One of the simplest, safest ways to ease joint symptoms from a rheumatoid arthritis flare can be done at home. Applying a warm or cold compress may help relieve RA pain, swelling, and stiffness. This approach works because temperature changes can affect inflammation, blood flow, and nerve sensation.
Keep in mind that heat and cold therapy—referred to as thermotherapy by medical researchers—only affects the area where it is applied. It will not change overall rheumatoid arthritis disease activity or pain/discomfort in the other parts of the body.
How heat helps
When you want to relieve joint stiffness and encourage easy joint movement, heat therapy can help. Heat therapy increases blood flow to muscles and other tissues, helping relax muscles and ease pain.
You can use heat therapy first thing in the morning, when the joints are stiffest, or to help warm up joints before exercise or another activity.
Heat therapy can be moist or dry. Moist heat may include applying a warm, damp compress or spending time in a shower, bath, or steam sauna. Dry heat may include applying heating pads or patches or spending time in a dry sauna.
Another form of heat therapy involves using a paraffin (hot wax) bath. A paraffin bath can be especially useful when hand or foot joints are painful. You can find paraffin bath supplies from beauty supply stores and major retailers.
If you use a heating pad or patch, make sure it’s not too hot and limit its use to 10 to 20 minutes, 1 to 3 times a day. Using heat therapy that’s too hot or applying it too often can damage skin. (In rare cases, damage from repeated heat exposure can be permanent.1)
Avoid using heat on joints that are very swollen. In such cases, cold therapy is a better bet.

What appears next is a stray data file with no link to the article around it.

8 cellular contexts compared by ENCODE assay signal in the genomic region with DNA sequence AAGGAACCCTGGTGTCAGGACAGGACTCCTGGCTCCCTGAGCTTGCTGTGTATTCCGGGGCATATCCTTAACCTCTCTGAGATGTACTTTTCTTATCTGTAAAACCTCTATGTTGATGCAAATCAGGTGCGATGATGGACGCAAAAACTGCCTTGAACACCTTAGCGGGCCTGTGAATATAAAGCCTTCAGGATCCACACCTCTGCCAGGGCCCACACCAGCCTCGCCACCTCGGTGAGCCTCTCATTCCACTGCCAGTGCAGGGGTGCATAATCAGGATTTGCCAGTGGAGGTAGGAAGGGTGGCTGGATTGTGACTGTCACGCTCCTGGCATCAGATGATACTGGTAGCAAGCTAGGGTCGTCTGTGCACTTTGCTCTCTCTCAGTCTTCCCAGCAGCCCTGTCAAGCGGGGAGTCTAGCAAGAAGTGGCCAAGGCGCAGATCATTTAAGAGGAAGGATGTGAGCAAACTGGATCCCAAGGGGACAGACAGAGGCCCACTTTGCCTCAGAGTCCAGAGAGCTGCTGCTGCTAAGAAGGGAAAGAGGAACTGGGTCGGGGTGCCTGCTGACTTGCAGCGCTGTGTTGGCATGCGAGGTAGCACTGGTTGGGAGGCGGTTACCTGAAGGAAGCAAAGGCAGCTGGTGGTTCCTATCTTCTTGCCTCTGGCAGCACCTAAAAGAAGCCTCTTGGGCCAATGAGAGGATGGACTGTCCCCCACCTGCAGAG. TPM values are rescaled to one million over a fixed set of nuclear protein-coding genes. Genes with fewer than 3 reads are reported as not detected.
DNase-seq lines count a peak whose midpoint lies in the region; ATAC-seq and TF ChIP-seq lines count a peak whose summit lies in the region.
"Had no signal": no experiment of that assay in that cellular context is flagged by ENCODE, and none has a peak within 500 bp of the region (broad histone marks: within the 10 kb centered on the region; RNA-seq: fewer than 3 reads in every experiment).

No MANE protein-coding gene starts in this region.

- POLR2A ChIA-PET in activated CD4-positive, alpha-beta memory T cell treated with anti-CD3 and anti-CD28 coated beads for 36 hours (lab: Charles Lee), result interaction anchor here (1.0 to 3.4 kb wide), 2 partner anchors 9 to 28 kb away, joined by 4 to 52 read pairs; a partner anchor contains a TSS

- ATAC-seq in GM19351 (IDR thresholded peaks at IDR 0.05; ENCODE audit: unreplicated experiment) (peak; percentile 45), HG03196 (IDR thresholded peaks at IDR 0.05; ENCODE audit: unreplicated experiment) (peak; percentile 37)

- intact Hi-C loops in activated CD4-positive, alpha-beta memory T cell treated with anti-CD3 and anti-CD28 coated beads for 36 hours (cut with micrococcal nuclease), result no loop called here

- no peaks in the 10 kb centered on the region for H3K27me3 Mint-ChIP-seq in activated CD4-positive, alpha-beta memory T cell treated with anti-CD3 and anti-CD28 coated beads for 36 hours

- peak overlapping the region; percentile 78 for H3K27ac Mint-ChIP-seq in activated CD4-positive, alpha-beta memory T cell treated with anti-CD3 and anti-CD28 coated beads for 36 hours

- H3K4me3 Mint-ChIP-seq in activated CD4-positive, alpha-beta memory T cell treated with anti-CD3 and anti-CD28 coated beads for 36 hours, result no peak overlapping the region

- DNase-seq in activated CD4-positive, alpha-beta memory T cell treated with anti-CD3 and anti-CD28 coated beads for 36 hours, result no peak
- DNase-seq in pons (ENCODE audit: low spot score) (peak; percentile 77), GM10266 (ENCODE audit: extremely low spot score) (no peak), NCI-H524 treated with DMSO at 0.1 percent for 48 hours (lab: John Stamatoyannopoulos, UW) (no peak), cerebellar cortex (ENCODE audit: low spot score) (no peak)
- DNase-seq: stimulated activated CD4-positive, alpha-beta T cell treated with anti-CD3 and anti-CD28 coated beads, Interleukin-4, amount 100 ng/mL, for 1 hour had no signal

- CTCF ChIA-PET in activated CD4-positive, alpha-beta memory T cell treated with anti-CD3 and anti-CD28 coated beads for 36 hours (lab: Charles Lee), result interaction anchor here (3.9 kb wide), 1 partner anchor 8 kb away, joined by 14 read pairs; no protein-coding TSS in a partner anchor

How cold therapy eases pain
Applying a cold pack can be helpful especially when an RA flare-up brings inflamed, swollen joints. Cold therapy typically2:
- Constrains blood flow to joints, helping to ease inflammation
- Reduces the production and accumulation of fluids in the joint, which can limit swelling
- Slows down pain signals to the brain
Cold therapy is simple and can be low- or no-cost. Reusable and disposable cold packs are available for purchase. Cold-packs can also be made from items available at home, such as a bag of frozen vegetables or ice in a sealed plastic sandwich bag.
To prevent damage to your skin, limit cold therapy sessions to less than 20 minutes, and place a towel or other protective layer between your skin and the cold pack. You can use cold therapy a few times a day, but allow your skin to return to normal temperature before starting a new session.
Also, if you have Raynaud syndrome, gout, or nerve damage, avoid using cold therapy on the part of your body that’s affected.
Many people choose to use a combination of heat and cold therapy to treat painful joints. For example, once the worst of your RA flare-up is over and you can return to exercising, you can use heat therapy to warm up your joints before exercise, then cold therapy to soothe joints afterward.